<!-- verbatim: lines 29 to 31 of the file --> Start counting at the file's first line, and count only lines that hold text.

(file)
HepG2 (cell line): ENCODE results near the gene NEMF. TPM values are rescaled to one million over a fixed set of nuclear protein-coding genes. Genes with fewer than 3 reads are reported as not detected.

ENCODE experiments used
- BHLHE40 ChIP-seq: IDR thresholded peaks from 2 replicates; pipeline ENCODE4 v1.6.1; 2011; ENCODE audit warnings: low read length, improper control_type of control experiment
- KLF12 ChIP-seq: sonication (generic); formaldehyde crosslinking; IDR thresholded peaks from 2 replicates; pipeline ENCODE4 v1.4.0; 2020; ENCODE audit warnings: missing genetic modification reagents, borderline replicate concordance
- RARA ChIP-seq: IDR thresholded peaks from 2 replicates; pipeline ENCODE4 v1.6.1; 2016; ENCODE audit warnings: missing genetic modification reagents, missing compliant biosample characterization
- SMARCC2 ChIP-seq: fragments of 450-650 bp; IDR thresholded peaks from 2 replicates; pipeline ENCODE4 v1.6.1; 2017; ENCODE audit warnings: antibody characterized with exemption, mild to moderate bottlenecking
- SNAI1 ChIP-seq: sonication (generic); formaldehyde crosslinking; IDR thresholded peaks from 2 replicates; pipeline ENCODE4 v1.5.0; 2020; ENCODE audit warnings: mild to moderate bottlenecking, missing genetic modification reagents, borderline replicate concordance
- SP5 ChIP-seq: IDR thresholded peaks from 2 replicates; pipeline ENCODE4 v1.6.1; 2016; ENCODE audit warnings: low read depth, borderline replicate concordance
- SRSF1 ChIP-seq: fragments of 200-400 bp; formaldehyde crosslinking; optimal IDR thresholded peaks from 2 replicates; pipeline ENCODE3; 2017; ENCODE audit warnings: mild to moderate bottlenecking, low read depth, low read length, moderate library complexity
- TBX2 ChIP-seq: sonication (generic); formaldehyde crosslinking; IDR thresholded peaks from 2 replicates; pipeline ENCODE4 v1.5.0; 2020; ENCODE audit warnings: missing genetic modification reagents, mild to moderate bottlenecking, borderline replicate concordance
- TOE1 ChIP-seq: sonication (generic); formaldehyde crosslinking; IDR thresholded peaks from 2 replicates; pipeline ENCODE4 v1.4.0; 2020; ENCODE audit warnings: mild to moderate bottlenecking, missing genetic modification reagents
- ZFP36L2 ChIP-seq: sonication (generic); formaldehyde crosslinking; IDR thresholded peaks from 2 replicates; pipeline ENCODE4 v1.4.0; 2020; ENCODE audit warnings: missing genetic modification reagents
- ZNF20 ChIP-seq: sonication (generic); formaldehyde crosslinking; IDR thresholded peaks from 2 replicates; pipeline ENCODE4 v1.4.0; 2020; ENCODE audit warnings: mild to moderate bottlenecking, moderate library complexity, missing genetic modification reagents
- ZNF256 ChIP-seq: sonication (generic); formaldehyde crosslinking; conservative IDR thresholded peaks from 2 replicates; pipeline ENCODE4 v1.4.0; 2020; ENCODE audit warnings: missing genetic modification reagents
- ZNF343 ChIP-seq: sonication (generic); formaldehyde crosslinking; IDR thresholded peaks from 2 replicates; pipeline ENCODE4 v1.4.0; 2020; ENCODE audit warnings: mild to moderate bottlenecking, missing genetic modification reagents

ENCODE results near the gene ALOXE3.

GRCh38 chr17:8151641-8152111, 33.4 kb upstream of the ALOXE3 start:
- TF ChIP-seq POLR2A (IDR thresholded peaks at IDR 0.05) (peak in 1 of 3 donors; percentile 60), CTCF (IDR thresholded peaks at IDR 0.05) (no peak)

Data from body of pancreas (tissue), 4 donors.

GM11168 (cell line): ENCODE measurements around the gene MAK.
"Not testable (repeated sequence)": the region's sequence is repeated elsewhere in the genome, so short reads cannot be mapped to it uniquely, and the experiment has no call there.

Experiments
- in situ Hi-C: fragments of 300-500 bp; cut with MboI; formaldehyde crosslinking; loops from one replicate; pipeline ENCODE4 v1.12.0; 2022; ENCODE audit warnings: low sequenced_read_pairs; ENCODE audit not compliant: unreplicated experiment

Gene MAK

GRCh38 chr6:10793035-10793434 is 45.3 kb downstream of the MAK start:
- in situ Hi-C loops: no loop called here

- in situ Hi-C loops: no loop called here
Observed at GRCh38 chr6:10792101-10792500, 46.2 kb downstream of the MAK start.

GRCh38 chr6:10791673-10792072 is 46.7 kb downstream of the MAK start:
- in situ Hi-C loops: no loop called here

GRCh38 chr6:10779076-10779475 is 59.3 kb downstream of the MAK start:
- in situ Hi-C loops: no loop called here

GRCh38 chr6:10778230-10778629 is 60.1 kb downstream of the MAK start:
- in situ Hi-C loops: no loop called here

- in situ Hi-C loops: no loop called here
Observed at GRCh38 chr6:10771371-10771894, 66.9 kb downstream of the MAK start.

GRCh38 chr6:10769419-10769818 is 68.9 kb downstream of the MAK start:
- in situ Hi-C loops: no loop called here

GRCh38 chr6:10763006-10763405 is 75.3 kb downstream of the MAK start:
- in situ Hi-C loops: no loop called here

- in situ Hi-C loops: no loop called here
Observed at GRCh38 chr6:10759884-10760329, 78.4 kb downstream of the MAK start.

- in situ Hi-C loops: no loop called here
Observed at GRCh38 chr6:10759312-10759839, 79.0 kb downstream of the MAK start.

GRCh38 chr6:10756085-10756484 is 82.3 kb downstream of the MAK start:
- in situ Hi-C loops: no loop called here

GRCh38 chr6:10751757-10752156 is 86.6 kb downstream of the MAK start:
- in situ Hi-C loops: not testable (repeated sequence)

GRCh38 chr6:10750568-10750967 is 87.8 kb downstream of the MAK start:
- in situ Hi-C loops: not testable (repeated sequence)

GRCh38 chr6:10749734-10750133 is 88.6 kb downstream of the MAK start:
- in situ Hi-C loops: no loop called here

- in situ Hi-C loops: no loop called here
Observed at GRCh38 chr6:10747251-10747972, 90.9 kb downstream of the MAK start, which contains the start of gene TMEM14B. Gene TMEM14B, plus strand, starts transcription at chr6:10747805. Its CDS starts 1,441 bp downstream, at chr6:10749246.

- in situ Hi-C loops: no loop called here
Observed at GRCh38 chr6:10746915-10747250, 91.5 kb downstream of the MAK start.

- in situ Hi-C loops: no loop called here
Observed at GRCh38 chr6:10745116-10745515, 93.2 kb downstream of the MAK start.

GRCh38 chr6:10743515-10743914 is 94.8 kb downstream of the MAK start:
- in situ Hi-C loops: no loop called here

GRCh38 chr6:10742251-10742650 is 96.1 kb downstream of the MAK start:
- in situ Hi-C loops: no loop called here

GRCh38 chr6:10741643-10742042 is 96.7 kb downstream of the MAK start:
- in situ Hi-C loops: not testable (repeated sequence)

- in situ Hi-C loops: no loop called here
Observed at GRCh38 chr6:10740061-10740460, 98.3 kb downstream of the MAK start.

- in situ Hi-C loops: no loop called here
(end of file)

GRCh38 chr6:10791673-10792072 is 46.7 kb downstream of the MAK start:
- in situ Hi-C loops: no loop called here

GRCh38 chr6:10779076-10779475 is 59.3 kb downstream of the MAK start: